A new report shows just how important local communities are in protecting forests and improving the health of people across the world.

One of the key reasons that Carbon Balanced Paper works with World Land Trust (WLT) is the environmental charity’s success in purchasing and securing threatened areas of land, ensuring that it continues to be protected for years to come. This protection is provided by partners that employ people from local communities, people who know the area and the importance it has in the lives of the people that live there.

For local communities living in or near the forests of countries such as Ecuador, Mexico, Guatemala and Vietman, it’s vital that these areas are protected from threats such as agricultural deforestation, poachers and wildfires, as forests not only provide a home, but also food, shelter and employment.

But while the hard work and expertise of indigenous people helps their local communities and wildlife, it also helps the wider world. By protecting the forests, local people make a significant contribution to reducing pollution in the atmosphere, which improves the health of millions across the world and reduces climate change.

Illness prevention

Following the analysis of ten years of data, new research has found that protected indigenous reservations in the Amazon rainforest absorb as much as 26,000 metric tons of airborne pollution released by wildfires every year, saving around $1.2bn annually in healthcare costs for treating respiratory and cardiovascular diseases1.

The study, published in the journal Communications Earth & Environment, found that each hectare of burning forest costs cities at least £1m for treating associated illnesses, while showing that by absorbing pollutants from the fires, forests prevent an estimated 15 million cases of respiratory and cardiovascular disease every year1.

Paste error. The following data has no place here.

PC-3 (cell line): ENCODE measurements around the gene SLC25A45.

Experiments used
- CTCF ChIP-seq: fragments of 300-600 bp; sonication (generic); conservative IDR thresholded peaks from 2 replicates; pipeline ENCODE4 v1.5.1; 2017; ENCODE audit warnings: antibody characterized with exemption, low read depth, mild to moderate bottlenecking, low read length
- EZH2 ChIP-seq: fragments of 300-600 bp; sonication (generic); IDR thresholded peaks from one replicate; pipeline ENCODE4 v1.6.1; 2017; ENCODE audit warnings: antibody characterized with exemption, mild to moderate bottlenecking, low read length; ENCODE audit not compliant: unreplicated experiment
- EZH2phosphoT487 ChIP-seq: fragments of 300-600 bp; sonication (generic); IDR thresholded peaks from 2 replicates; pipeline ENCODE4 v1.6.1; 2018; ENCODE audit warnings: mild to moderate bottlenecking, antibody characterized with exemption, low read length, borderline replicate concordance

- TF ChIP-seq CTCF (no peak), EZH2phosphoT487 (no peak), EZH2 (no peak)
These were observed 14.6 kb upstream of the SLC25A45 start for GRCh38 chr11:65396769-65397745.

“Worldwide, forests are known for absorbing pollutants from fires through pores on the surface of the leaves, but this is the first time we have estimated the capacity of tropical forests to do this,” said Dr Paula Prist, senior research scientist at the EcoHealth Alliance and lead author of the study. “The number of fires has been increasing in the last few years, and in 2020, deforestation rates reached the highest levels of the decade in the Brazilian Amazon.”

Global benefits

The report highlights the vital role indigenous people have in preventing devastating wildfires and lowering disease, but their protection of forests also ensures the steady supply of food and fuel for local communities, as well as life-saving medicines from the plants that grow there. Many common drugs, including some used for treating cancer and diabetes, are derived from forests, while plants are constantly being researched for their medicinal properties.

Carbon Balanced Paper understands the importance of WLT’s work with local partners in protecting threatened land around the world. Whether it’s Nangaritza Valley in Ecuador, the coastal forests of Guatemala, the forests of Sierra de Xilitla in Mexico, or the Khe Nuoc Trong forest in Vietnam, indigenous people protect the land as well as ensure the project has a positive impact on local communities.

By becoming involved with Carbon Balanced Paper, you’re not only helping to protect vast areas of forest and combating climate change, but making a positive impact on the health of millions of people around the world. 


1Paula R. Prist, Protecting Brazilian Amazon Indigenous territories reduces atmospheric particulates and avoids associated health impacts and costs, Communications Earth & Environment (2023)

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